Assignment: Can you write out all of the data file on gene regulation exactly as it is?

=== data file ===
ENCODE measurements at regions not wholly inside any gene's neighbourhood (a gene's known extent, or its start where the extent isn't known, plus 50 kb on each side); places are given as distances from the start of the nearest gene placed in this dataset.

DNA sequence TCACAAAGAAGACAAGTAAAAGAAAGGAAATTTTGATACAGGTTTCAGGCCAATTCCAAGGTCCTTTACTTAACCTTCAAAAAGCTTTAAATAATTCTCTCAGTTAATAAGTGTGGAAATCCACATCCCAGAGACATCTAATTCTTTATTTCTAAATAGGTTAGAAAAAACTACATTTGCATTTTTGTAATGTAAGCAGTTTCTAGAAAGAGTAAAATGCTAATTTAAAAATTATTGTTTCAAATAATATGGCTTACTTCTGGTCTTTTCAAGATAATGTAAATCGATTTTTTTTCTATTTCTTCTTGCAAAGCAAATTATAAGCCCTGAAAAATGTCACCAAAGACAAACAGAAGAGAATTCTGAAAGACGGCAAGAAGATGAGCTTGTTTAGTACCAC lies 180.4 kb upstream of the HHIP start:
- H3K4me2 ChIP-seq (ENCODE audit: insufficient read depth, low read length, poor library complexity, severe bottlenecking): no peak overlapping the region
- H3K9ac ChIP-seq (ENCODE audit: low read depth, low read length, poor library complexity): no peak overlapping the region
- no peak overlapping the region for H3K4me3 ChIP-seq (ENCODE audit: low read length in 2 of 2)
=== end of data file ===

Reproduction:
ENCODE measurements at regions not wholly inside any gene's neighbourhood (a gene's known extent, or its start where the extent isn't known, plus 50 kb on each side); places are given as distances from the start of the nearest gene placed in this dataset.

DNA sequence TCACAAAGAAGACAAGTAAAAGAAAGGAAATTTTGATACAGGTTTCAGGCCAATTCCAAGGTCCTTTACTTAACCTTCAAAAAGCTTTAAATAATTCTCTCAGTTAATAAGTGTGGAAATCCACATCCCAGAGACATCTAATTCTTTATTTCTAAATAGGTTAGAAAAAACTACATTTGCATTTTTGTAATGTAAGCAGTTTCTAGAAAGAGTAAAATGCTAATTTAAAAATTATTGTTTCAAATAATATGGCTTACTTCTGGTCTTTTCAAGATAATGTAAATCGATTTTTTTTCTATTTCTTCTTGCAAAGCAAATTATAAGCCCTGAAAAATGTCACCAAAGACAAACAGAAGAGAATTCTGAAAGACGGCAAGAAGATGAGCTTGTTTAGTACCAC lies 180.4 kb upstream of the HHIP start:
- H3K4me2 ChIP-seq (ENCODE audit: insufficient read depth, low read length, poor library complexity, severe bottlenecking): no peak overlapping the region
- H3K9ac ChIP-seq (ENCODE audit: low read depth, low read length, poor library complexity): no peak overlapping the region
- no peak overlapping the region for H3K4me3 ChIP-seq (ENCODE audit: low read length in 2 of 2)